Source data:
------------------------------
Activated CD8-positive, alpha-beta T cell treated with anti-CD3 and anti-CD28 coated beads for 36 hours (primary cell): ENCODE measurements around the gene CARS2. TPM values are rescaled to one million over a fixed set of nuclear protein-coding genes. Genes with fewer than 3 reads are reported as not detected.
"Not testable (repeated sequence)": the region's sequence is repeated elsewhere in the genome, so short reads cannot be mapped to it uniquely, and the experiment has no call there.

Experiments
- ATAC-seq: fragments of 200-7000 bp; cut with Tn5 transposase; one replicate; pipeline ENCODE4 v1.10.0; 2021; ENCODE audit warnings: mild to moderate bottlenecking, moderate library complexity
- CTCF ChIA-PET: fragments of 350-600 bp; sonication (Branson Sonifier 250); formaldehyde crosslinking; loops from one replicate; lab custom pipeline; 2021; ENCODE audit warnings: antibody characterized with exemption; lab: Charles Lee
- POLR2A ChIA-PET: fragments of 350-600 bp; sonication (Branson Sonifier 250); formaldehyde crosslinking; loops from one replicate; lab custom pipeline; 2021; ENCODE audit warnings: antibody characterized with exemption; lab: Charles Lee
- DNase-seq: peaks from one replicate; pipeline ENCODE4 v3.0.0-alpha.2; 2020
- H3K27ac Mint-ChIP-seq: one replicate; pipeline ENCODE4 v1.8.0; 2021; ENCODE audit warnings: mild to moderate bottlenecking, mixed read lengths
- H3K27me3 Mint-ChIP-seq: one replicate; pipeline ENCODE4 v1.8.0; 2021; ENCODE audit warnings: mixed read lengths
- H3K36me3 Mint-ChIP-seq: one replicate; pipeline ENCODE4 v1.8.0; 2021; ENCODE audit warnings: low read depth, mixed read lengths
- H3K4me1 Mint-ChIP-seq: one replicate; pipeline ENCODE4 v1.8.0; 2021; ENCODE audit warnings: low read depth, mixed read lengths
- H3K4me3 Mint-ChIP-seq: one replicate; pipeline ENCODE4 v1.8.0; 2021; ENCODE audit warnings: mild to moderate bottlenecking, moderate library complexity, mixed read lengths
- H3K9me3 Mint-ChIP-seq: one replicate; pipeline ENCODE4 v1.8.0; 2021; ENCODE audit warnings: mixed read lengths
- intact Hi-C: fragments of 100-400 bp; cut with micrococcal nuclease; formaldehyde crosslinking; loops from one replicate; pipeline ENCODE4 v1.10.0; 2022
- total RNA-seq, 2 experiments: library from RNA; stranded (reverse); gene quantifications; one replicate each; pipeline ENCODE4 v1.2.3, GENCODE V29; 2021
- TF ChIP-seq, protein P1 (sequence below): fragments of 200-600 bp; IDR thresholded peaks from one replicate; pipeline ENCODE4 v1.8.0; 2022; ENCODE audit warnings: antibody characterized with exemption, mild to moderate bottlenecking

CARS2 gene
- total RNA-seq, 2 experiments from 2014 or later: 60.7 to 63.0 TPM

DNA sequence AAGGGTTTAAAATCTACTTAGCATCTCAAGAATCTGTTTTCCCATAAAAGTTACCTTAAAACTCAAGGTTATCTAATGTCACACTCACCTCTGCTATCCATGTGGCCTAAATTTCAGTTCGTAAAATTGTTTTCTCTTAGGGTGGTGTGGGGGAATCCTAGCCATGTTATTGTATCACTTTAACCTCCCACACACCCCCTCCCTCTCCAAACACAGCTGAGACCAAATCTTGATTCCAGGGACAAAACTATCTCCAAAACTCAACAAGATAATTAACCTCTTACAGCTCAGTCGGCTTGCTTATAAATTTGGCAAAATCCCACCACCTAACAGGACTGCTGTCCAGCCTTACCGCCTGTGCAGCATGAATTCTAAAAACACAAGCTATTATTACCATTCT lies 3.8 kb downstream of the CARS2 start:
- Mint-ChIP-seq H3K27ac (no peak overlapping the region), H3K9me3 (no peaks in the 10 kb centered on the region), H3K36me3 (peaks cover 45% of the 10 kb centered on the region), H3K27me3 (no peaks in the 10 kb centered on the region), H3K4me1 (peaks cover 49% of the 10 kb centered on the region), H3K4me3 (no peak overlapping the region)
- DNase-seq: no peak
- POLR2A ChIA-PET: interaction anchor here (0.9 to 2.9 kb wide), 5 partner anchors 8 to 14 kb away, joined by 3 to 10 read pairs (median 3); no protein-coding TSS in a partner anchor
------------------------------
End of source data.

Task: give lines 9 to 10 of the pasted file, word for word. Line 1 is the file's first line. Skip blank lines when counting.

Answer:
- H3K27me3 Mint-ChIP-seq: one replicate; pipeline ENCODE4 v1.8.0; 2021; ENCODE audit warnings: mixed read lengths
- H3K36me3 Mint-ChIP-seq: one replicate; pipeline ENCODE4 v1.8.0; 2021; ENCODE audit warnings: low read depth, mixed read lengths